Employment Law Contracts

A work contract is a legal agreement between an employer and an employee. It takes effect when an offer of employment is accepted and an employee agrees to labour for pay. A verbal agreement can be used instead of a written contract.

Employers, on the other hand, are legally compelled to put some of the most important elements of their employees’ terms and conditions in writing. Employers are required by the Employment Rights Act of 1996 to produce a written statement of the main terms of employment within two calendar months of the employee starting work. Many firms provide an overview of terms and conditions as part of the induction process for new employees. This allows employees to ask questions and allows the employer to assess their comprehension of the employment contract. While we believe that prevention is better than cure when it comes to employment law, we also defend businesses and employees in employment tribunal hearings.

Employment Contract Advice Glasgow

Not all clauses are always agreed upon in writing (express terms). The courts have recognised that all employment contracts, whether written or implied, include the following terms.:

  • to keep trust and confidence through cooperating
  • to act in good faith towards each other
  • should take appropriate precautions to safeguard occupational health and safety

Some implied conditions can become part of the contract as a result of the employer and employee’s behaviour, custom and practise over time, or a firm’s policies (especially if the employee has been made aware of and provided access to them).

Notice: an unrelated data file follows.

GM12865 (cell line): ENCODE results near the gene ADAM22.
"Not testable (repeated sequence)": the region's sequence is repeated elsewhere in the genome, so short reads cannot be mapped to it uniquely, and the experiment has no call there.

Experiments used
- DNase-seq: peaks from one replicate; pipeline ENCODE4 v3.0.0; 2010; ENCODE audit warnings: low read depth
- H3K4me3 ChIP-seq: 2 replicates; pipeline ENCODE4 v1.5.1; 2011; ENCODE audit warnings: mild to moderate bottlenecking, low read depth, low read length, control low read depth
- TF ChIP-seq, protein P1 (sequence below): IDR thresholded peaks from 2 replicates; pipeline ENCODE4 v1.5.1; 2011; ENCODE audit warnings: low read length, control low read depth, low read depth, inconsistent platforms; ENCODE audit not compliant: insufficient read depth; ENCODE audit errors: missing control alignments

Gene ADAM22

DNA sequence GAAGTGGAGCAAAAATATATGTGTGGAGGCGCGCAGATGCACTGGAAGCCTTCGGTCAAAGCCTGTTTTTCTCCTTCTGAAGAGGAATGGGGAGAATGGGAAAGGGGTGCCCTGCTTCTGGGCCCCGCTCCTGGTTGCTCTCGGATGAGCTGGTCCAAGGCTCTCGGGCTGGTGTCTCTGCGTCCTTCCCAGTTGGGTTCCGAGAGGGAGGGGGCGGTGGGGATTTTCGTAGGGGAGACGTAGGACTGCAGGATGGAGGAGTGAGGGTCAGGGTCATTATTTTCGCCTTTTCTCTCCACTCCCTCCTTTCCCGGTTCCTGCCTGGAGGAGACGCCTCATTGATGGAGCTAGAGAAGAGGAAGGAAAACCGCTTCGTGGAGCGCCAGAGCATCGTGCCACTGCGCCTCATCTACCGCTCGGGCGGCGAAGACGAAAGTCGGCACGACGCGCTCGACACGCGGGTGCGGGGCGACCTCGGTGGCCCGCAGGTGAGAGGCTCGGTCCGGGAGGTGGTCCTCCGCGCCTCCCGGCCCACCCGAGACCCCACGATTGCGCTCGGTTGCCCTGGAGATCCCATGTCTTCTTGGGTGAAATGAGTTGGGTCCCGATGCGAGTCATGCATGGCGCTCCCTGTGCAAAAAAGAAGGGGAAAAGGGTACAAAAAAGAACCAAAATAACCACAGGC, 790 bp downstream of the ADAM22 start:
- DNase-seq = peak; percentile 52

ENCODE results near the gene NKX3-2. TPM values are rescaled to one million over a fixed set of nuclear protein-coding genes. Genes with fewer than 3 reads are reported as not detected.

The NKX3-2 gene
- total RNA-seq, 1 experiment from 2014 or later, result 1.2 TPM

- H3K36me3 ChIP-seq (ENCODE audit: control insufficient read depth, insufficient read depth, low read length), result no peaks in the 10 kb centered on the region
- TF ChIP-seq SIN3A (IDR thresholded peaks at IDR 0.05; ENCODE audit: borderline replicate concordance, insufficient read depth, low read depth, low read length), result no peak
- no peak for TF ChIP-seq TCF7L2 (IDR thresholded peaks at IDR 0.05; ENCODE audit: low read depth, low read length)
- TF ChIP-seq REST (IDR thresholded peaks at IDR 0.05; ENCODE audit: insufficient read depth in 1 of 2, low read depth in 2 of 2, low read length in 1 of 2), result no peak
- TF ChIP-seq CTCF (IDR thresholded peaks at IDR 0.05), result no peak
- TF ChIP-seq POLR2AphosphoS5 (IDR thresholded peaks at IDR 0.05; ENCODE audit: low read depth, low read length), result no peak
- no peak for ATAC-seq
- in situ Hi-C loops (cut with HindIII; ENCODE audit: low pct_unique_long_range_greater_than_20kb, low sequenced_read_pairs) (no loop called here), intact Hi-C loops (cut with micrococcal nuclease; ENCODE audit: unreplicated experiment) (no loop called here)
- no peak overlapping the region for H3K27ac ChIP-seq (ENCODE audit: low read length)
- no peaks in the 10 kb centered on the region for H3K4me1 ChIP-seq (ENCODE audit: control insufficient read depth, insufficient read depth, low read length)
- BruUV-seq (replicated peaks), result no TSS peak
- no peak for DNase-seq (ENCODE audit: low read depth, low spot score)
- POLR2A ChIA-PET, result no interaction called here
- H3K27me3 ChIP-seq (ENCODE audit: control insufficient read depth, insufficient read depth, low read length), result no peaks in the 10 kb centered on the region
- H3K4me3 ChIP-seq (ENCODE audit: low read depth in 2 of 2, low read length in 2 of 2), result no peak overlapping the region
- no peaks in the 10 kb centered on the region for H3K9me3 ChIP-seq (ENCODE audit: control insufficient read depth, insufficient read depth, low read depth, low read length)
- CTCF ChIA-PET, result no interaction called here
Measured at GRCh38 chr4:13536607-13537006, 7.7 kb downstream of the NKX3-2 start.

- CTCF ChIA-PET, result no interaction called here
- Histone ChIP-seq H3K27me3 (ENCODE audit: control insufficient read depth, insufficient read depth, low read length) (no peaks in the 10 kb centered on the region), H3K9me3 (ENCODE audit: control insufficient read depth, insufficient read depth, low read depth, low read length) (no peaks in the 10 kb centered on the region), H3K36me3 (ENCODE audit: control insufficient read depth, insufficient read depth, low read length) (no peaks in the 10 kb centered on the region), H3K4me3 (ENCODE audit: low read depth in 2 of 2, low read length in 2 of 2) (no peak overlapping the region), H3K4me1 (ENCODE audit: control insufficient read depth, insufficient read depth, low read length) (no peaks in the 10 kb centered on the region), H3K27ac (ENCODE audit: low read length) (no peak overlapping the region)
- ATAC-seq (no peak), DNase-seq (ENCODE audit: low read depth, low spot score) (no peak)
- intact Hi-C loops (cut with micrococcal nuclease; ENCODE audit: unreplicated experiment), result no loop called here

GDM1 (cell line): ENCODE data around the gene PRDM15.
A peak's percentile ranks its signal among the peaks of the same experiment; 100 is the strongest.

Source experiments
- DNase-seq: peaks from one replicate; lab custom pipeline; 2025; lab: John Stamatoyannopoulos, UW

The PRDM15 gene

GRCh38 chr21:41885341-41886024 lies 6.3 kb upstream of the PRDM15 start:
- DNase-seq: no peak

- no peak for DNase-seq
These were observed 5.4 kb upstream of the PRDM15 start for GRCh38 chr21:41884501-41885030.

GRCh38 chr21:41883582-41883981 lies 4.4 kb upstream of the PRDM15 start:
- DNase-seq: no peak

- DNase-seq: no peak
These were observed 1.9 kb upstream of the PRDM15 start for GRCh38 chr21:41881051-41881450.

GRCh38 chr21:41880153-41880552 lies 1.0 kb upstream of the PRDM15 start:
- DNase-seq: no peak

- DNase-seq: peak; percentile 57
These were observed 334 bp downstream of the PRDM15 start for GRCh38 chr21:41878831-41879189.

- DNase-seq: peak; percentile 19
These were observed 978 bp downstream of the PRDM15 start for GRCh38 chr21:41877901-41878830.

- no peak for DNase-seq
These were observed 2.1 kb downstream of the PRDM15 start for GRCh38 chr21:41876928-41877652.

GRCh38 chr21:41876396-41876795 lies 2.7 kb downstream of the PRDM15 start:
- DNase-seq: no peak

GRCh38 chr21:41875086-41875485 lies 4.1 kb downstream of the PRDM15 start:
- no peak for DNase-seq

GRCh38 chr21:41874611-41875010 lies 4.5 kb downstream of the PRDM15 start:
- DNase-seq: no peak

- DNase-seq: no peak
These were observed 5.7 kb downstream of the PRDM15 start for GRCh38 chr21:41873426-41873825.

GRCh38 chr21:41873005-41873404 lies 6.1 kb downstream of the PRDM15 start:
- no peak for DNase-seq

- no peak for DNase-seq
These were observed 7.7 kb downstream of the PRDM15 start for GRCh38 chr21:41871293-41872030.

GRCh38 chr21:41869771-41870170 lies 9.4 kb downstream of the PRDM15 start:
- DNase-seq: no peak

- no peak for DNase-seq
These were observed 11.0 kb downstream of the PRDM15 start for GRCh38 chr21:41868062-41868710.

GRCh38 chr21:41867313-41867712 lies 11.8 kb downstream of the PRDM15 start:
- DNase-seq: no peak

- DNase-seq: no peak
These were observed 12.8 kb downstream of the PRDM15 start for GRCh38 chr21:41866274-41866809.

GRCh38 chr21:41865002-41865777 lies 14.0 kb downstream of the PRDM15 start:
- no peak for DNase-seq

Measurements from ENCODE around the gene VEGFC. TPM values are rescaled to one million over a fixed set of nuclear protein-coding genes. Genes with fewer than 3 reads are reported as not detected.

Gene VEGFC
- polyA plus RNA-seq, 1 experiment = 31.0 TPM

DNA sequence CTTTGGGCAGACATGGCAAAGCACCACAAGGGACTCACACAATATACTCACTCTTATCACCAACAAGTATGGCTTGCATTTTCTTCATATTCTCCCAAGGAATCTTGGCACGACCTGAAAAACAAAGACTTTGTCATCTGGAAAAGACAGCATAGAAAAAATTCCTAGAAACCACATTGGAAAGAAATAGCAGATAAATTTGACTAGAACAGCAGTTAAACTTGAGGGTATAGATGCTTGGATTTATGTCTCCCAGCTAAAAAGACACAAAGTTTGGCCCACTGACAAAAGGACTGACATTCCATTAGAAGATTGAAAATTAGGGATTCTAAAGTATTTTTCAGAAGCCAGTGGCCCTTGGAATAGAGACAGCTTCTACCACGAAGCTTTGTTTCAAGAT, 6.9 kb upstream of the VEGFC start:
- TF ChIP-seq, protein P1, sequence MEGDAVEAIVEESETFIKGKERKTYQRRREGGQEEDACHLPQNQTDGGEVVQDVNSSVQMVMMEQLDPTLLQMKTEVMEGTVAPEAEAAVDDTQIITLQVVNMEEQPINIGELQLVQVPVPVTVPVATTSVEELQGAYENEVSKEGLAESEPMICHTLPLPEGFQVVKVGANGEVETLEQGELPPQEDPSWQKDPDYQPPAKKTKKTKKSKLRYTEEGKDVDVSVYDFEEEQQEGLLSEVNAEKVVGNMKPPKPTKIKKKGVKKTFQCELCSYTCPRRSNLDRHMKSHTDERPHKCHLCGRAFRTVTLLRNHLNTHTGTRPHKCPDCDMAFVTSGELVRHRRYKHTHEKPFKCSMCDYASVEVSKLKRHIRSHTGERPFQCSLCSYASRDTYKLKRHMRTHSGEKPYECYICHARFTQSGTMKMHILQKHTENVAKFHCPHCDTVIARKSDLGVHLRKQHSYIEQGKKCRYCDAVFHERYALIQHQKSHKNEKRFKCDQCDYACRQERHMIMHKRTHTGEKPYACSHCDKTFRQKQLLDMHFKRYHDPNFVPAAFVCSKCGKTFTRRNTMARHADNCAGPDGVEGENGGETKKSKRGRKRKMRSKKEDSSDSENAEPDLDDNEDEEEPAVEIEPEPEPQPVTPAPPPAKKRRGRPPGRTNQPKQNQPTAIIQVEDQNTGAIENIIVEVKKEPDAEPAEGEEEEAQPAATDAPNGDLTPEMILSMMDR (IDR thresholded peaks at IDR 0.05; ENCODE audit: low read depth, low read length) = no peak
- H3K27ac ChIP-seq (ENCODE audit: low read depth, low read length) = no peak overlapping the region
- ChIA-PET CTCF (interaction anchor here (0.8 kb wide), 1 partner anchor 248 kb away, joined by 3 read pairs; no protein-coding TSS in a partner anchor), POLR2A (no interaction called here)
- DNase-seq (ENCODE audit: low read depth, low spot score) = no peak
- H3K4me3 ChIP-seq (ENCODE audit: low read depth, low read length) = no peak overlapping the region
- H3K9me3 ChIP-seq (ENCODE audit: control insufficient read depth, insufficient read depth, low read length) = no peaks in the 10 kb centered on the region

A written statement must include the following information::

  • your name
  • your employer’s name
  • the date when your employment (and the period of continuous employment) began
  • the rate of and the intervals at which you will be payment will be made
  • standard hours of work
  • annual holiday entitlement
  • entitlement to sick leave, including any entitlement to sick pay
  • details on any pension schemes
  • your and your employer’s entitlement to notice of employment contract termination
  • job title or a short job description
  • If it is not permanent, the estimated length of your job or, if it is for a definite term, the date when it will finish
  • either your workplace or, if you are required or permitted to work in more than one location, an indication of this as well as your employer’s address
  • details of any applicable collective agreements that directly impact the terms and conditions of your employment – including, if your employer is not a party, the people who made them
  • a statement outlining the disciplinary and grievance procedures, as well as whether or not a pension contracting-out certificate is in effect for your employment
  • If you regularly work in the UK but will be needed to work overseas for the same company for more than one month, the statement must also include this information.:
  • the period for which the employment abroad is expected to last
  • the currency in which you will be paid as standard
  • details of any additional pay or benefits for working abroad
  • terms relating to your return to the UK

It must be mentioned if there are no information to be provided for one of the components required in the statement (for example, if there is no pension entitlement).